Tuesday, June 22, 2010
Your photos are worth nothing...
Oh and she charges an extra premium because these are special eggs. Each one will increase your life by 5 years! At least that's what she swore and who am I to argue? She looked like she'd eaten a few.
But here's the thing. Her eggs have a certain monetary value because they cost her money to buy. Our photos are kind of the same, and kind of not. It costs us money indirectly to take photos. We need to buy camera equipment, computers, storage hard drives etc. So in that sense our photos have some kind of value. But if you were to lose your pictures in a house fire, accidentally deleted a hard drive or some other mistake there wouldn't be an insurance company in the world who would give you a red cent for each and every photo lost. They would only pay you to replace your computers and hard drives. So while they might be really precious and priceless in terms of their value to you, monetarily speaking our pictures are worth nothing.
Until somebody wants to use them. Photographs, and all other kind of intellectual property where the copyright lies with the creator, obtain their value when other people deem them good enough to use. And the way in which they use them will determine the value. So for example a small 1/4 page picture in your local newspaper might only get you fifty bucks but the same picture used in a huge advertising campaign might get you tens of thousands of dollars. The actual value of the picture itself hasn't changed - it's the same picture! The value attributed to it based on how somebody wants to use it has changed.
And this is where I personally think Microstock and Royal Free pricing, and subscription based pricing for that matter, get it all wrong. They act as if photographs are widgets. Something that can be created on a conveyor belt and pumped out day after day. And they place their value on the actual image itself. And, as we all know, they don't place much of a value on even that. Which is fair enough, as I've said I don't think pictures have monetary value themselves either.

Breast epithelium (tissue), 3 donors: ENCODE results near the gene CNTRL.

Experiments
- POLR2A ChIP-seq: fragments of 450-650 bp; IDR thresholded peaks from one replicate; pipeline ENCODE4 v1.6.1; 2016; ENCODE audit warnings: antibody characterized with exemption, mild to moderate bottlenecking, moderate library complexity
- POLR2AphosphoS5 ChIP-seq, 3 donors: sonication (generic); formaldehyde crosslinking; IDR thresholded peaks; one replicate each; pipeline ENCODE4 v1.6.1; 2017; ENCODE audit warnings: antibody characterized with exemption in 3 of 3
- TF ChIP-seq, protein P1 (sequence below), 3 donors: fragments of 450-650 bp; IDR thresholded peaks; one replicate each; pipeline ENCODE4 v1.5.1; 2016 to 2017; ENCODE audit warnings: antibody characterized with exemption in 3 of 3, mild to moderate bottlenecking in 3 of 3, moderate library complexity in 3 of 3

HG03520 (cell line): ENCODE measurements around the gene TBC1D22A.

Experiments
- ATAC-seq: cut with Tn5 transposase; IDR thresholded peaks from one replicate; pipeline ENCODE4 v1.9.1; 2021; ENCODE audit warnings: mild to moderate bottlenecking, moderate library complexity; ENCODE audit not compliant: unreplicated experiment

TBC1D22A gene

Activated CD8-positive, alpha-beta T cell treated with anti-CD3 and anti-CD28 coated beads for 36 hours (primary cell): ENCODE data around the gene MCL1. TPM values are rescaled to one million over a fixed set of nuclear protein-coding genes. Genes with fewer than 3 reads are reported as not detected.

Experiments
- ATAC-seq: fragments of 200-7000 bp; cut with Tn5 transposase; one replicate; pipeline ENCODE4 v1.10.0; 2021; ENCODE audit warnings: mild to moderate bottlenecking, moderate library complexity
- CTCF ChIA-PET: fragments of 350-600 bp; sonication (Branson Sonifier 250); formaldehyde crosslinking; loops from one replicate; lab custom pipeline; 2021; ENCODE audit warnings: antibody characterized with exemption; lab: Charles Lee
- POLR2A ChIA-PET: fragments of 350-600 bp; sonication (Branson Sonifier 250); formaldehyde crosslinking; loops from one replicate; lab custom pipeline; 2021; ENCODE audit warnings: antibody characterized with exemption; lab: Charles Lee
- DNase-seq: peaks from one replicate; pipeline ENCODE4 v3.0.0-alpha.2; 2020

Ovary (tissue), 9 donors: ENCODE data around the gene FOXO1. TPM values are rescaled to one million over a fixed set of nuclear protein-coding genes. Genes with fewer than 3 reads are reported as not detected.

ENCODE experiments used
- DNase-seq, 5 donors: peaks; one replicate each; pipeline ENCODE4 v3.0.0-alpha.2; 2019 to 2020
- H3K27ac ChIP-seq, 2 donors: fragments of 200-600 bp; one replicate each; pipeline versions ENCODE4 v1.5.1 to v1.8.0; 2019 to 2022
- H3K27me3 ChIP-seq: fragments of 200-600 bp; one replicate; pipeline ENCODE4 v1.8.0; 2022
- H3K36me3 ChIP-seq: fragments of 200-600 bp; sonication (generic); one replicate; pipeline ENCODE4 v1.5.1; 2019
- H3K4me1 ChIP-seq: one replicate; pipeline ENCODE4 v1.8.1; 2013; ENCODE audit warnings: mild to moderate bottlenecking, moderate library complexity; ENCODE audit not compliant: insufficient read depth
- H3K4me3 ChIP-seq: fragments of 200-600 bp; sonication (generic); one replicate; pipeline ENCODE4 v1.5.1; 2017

But what they've then done is taken away the value of the usage. If you can use a picture as many times as you like, in pretty much any medium, for as long as you like then the only thing you're paying for is the picture. How you use it is deemed irrelevant. So in micro-uses, like blogs, personal (non-commercial websites), school projects etc, those small prices might be the right price to pay, and there's obviously a big wide world of people who are prepared to pay small amounts to license pictures for those kind of uses.
Where I think we get into trouble is when we want to use the photographs in situations where the usage is very extensive. In those cases the photographer should be making more money because they're helping the client make money. Quid pro quo. If I produced an image good enough to help you sell lots of your product I deserve a fair share of the pie.The more money you stand to make the more the photographer should get. Hell even the egg lady would get more for her eggs if they helped her clients live an extra 20 years or so!
Of course it doesn't worry the agency. They make their money up on volume. If they have millions of their pictures downloaded every day that's a lot of money in the bank. But how does the poor ol' photographer do if that money is split over a large number of photographers? And how much better would they do if their pictures were actually priced according to the usage? Well the cat's out of the bag so I guess a lot of photographers will never know. But just think about it next time you're wondering which stock agency to place your pictures with.
Will they place the monetary value on the image itself, or on how the client wants to use it?